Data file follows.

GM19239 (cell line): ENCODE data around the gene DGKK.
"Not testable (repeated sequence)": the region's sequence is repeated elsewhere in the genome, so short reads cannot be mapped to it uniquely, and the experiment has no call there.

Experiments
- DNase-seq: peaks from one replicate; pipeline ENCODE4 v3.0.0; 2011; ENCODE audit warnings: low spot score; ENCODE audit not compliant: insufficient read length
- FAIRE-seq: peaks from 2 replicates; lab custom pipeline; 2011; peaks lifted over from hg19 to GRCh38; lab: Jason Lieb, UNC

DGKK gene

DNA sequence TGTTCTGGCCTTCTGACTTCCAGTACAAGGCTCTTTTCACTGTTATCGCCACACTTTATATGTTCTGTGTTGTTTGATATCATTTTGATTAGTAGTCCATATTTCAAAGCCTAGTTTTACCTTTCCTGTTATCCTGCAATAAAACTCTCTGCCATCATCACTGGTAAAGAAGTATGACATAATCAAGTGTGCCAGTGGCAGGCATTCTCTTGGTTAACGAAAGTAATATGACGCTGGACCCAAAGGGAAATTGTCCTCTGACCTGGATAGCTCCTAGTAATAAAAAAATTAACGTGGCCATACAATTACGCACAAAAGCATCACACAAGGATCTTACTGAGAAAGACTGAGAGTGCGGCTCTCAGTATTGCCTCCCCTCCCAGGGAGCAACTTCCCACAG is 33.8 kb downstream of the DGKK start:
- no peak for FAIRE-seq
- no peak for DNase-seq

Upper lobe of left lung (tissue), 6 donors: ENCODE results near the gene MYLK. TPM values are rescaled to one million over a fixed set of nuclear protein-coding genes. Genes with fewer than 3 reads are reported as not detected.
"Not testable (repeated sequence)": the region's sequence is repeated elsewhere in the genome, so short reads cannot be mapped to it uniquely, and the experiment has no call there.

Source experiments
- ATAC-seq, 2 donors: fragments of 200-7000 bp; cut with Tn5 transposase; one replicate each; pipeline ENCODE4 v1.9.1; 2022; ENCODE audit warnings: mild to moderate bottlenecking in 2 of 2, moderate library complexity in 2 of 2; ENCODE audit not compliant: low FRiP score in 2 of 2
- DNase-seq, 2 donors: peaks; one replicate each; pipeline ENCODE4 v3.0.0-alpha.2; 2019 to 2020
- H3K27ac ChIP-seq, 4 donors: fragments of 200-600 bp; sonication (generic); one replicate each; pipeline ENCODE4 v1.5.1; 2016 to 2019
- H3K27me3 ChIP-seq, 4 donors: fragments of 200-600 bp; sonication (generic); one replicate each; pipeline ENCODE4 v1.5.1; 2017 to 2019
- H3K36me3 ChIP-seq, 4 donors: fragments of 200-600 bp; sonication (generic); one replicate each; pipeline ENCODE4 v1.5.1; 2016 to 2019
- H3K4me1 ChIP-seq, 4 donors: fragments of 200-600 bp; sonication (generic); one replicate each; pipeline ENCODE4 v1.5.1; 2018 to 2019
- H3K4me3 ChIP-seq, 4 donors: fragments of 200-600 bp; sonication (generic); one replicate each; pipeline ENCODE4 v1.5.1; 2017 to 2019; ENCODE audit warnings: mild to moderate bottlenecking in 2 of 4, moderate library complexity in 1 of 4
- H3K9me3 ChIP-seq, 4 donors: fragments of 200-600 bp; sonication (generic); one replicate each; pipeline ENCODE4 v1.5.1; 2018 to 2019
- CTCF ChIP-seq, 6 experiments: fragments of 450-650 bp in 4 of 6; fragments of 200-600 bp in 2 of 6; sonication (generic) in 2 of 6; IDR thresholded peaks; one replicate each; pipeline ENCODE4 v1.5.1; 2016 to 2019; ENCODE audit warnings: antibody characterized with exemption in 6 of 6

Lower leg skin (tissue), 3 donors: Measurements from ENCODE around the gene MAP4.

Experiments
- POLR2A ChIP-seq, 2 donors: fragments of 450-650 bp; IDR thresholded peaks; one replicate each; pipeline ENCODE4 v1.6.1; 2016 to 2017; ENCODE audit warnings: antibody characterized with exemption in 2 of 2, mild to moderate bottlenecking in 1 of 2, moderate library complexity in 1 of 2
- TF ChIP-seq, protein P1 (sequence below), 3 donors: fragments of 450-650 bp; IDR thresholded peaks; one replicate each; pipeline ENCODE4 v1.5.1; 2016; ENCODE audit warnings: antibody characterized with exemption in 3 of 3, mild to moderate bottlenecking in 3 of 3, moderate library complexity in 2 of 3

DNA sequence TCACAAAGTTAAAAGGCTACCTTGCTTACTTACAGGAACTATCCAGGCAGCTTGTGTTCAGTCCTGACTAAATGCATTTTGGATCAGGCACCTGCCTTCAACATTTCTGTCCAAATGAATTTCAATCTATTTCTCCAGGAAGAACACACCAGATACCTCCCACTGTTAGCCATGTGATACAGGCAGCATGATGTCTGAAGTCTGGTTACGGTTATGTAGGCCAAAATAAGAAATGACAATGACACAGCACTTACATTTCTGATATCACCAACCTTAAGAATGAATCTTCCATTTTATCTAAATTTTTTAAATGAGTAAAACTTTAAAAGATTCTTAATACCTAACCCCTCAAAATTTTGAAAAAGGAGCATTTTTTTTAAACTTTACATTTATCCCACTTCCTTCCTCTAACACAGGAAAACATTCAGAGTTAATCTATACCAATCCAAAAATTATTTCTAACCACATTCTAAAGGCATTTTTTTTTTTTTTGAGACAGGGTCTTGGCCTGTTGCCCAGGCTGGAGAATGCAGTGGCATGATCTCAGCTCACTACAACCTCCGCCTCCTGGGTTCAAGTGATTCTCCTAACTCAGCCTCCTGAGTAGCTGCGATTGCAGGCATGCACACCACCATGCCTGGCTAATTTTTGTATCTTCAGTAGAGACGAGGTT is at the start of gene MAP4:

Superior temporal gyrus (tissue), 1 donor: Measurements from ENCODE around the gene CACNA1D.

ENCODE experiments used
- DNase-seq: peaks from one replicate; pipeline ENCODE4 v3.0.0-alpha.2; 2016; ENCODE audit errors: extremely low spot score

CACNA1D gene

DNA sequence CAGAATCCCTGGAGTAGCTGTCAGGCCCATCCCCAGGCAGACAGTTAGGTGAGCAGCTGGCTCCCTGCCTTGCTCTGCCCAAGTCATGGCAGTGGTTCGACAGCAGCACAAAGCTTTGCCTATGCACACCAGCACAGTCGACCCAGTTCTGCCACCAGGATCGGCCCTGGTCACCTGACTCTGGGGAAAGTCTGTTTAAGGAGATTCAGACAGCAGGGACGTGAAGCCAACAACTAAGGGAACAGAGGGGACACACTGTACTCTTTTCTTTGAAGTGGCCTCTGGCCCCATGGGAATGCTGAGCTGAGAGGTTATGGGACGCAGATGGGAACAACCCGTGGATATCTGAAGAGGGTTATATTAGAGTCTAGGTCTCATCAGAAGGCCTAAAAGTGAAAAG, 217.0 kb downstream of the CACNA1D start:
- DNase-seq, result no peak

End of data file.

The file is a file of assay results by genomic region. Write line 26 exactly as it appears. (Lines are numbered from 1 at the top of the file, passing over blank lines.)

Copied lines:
DNA sequence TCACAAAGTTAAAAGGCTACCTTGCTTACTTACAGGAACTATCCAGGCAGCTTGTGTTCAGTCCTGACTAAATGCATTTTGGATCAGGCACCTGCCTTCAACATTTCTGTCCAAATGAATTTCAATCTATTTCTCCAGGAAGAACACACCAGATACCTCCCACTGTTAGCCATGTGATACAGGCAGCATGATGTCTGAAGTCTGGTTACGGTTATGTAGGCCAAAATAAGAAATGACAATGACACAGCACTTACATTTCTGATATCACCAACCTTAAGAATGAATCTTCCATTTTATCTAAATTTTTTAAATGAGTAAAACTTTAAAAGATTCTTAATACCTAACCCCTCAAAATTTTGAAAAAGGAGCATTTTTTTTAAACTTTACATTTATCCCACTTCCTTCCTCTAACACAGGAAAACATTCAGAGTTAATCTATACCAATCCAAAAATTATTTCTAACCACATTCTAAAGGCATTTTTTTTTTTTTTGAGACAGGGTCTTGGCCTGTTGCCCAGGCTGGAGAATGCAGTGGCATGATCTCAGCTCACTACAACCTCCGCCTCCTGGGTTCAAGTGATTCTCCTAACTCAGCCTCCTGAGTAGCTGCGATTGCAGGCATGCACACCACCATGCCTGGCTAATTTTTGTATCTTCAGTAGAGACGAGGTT is at the start of gene MAP4: